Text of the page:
and I was still determined to be "the life of the party." Actually I recall a minister saying those exact words at a funeral that my mom and dad attended with me along so they could make sure I wasn't causing any trouble. The minister, in his finest, humble-toned preacher voice, said, "this dear soul who lays here, was not perfect. No, not in any way. But some say that he was 'the life of the party,'" and that too, like the ad for the pesticide, stuck in my mind. A goal. A dream. 'The life of the party.' Not a bad choice. I could have made worse choices such as being a hoodlum, convict or even a thief. I was happy inside knowing that the stars in the sky were smiling on me. I was go grow up and entertain thousands of smiling, laughing, and happy fans.
IT'S ROUGH, WHEN YOU ARE THE ONLY PERSON
who realizes that 'you' are the 'life of the party.' Not those around you. Here I was in my early teen's. Awkward. Hitting puberty. Voice squeaking. Clumsy. Still stupid. But I thought I could make my awkward, clumsy mannerisms work for me. They did. But not in a good way. I recall an early entertainment event that I did in my seventh grade home room. The teacher, a true southern gentlewoman, Mrs. Lena Rea Shotts, had to leave the room for an errand, but she made the mistake of leaving us on our honor to be good. Oh yeah. That was smart. Smart like a fox. Smart enough to win the Nobel Peace Prize alright. I took the time to introduce my stunt man talents that I had watched on a black and white western at my grandparents' house the previous Sunday evening.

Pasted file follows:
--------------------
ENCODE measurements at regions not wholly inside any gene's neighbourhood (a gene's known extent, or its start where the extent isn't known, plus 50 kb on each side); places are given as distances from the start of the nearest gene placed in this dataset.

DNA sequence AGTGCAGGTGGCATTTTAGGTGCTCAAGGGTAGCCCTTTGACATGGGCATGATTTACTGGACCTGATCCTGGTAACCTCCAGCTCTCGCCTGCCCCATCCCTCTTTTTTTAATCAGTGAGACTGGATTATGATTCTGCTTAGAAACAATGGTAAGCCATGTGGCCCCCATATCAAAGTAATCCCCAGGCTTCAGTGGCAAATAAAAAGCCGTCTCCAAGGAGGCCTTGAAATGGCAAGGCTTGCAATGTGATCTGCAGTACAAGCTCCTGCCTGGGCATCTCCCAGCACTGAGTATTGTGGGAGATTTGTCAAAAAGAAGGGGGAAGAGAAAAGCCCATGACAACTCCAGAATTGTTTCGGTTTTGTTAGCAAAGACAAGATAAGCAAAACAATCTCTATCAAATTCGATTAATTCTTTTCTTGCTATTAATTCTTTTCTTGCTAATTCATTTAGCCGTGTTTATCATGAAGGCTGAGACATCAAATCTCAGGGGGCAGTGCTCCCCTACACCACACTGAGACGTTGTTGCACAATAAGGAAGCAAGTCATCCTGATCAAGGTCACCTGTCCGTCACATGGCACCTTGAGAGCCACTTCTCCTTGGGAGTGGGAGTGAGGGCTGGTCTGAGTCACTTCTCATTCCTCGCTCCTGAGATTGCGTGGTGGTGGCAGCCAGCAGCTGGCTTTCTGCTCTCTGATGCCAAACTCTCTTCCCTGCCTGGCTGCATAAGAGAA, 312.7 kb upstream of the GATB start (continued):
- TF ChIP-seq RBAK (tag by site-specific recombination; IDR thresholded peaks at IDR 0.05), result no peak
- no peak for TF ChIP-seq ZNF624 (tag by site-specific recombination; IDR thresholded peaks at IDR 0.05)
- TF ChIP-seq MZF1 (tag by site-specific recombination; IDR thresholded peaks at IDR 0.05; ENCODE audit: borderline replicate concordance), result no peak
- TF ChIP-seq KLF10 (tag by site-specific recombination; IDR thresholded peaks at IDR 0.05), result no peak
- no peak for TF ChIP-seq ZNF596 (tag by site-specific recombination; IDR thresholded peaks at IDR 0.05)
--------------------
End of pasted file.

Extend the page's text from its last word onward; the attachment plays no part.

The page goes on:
Here's how it went. "Hey, people! Would you believe that I can leap from this desk to that desk without being injured?" I announced to my stunned classmates. I recall a jester, Alan Cantrell, slyly saying, "Yeah, Kenny. That sounds great." I smiled with self-gratification. I took a deep breath. Then with the grace of a limp antelope, I sailed from my desk top to nearly the desk top I was aiming for, but only ended up on the hard cement floor. All wasn't lost. My classmates did clap. Yell. And laugh. Some asked for me to do it again, but I had to get to the boys' restroom to stop the bleeding on my head. What a close call. Mrs. Shotts never noticed the bruise on my chin and the scrape on my forehead. No one ever said being 'the life of the party' would be easy.
I GUESS YOU THINK THAT I MADE IT
to being 'the life of the party.' No. Not by a long shot, but it wasn't for a lack of trying. I had all the gimmicks and stunts down to a science. On cue, I would fall down in the hallway of our school, Hamilton High School, and 'act' hurt to scare the girls. That bit soon wore-thin. Talk about wise girls. I did the falling-down routine so much that the girls only stepped over me and went about their day while Alan Cantrell, Billy Owen, and other jesters, stood by and laughed. Not with, but at me. And these guys were good enough to act as my promoters. They would spread the word about when and where my next event would take place. Nice guys. Did all this work for me for no pay.
EUREKA! I KNEW WHAT WAS MISSING